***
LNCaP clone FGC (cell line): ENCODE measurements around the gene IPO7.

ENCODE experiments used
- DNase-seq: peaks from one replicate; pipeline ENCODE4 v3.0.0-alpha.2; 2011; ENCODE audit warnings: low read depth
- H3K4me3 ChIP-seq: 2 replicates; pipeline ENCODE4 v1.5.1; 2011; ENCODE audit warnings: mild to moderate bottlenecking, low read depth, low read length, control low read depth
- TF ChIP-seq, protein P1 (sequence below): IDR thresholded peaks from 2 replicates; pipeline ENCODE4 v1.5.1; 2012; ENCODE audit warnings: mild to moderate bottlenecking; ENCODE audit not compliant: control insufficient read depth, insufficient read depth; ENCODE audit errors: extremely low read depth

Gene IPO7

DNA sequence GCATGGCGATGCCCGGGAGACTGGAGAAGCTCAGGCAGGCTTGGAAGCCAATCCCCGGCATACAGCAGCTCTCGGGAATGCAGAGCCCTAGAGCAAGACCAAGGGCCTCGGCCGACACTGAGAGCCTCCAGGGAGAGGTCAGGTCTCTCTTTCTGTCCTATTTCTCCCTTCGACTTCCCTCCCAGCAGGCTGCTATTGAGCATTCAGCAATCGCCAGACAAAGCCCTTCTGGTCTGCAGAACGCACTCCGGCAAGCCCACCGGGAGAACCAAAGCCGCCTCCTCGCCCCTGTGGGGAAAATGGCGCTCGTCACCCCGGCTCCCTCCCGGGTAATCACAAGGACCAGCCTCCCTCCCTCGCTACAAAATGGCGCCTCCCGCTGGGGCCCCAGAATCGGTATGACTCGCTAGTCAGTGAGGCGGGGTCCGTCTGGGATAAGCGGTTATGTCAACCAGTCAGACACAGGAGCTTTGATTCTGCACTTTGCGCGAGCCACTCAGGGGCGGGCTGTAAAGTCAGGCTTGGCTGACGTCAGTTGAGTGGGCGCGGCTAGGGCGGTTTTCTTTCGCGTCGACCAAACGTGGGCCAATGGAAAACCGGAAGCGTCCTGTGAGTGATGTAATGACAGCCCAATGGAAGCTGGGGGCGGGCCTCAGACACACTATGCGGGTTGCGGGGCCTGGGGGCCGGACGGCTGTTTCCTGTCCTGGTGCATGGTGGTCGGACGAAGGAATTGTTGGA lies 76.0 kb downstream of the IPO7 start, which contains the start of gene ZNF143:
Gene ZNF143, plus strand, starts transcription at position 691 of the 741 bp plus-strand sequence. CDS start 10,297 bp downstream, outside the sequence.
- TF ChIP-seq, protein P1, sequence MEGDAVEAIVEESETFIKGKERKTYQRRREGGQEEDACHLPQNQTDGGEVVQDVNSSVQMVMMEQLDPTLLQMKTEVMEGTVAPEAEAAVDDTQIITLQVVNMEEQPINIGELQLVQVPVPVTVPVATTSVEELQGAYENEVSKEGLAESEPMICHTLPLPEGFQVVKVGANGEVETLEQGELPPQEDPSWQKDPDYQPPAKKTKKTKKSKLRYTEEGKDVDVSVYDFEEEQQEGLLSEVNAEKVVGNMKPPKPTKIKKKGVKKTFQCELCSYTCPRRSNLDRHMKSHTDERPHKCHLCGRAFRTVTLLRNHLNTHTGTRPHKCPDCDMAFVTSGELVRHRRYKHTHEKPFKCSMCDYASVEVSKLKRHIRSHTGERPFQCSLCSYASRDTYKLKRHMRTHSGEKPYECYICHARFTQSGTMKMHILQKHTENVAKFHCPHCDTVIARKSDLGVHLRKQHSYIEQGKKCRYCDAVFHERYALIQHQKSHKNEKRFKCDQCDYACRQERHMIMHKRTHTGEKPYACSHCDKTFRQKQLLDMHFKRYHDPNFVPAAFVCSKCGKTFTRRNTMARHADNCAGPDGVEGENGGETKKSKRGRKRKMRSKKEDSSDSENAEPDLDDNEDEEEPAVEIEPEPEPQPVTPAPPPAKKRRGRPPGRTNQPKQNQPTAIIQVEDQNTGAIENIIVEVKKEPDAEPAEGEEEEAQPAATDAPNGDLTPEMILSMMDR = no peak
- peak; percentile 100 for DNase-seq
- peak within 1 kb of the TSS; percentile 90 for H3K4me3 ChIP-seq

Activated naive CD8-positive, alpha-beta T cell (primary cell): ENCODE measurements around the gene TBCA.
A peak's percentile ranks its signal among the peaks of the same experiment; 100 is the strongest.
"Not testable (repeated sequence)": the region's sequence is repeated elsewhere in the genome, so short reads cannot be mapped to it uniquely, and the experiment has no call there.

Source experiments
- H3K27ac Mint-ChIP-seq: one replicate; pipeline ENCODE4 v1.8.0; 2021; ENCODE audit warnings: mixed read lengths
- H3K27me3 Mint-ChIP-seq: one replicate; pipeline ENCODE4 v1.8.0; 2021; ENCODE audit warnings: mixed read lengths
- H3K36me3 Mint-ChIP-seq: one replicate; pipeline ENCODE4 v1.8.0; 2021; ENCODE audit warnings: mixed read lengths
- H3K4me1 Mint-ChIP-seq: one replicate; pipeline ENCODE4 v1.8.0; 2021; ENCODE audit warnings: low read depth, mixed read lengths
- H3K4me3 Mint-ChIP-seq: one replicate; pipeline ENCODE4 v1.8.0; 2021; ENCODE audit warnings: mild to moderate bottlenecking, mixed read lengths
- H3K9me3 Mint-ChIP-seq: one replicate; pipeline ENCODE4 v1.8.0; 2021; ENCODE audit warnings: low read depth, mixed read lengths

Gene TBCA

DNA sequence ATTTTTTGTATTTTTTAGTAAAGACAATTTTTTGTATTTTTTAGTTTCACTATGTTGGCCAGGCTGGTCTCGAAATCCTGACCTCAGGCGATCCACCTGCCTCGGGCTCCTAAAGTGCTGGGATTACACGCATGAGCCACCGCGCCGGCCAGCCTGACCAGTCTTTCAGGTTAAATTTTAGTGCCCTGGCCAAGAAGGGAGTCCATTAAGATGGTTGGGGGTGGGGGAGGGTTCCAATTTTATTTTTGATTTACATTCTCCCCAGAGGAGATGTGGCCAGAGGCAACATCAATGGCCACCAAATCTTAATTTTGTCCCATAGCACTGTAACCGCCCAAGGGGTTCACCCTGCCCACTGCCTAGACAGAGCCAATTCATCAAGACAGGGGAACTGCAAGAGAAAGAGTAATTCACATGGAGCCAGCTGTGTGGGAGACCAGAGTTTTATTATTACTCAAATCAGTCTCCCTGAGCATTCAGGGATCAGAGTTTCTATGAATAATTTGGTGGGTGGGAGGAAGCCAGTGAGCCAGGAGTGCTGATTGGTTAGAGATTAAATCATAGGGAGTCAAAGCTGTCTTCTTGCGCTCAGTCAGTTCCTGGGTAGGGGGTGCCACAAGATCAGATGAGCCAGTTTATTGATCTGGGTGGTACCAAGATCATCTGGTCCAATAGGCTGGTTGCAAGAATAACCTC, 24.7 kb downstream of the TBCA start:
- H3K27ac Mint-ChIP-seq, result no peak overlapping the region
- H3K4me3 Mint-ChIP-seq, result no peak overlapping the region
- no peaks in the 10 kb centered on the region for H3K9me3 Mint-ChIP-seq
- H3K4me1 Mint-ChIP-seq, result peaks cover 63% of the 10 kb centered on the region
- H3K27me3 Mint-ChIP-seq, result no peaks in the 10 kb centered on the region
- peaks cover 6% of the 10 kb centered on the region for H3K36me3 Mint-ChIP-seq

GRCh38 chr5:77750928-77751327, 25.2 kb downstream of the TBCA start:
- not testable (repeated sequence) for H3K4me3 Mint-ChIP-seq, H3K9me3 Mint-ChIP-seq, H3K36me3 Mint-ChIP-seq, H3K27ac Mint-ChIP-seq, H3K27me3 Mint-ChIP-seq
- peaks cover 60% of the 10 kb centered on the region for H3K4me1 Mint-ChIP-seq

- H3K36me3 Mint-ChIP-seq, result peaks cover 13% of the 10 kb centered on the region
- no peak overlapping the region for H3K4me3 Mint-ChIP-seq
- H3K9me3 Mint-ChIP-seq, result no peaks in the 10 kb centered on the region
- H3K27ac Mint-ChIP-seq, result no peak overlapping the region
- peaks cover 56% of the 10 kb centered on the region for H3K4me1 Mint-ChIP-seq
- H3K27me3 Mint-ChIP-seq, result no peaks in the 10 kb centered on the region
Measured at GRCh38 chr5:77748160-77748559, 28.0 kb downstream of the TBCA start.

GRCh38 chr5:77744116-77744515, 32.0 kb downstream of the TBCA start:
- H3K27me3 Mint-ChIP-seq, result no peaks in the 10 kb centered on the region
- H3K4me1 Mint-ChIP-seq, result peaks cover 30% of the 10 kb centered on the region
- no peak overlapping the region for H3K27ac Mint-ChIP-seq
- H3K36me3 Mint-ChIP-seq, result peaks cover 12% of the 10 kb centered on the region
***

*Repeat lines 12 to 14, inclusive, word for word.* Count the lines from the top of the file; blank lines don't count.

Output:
Activated naive CD8-positive, alpha-beta T cell (primary cell): ENCODE measurements around the gene TBCA.
A peak's percentile ranks its signal among the peaks of the same experiment; 100 is the strongest.
"Not testable (repeated sequence)": the region's sequence is repeated elsewhere in the genome, so short reads cannot be mapped to it uniquely, and the experiment has no call there.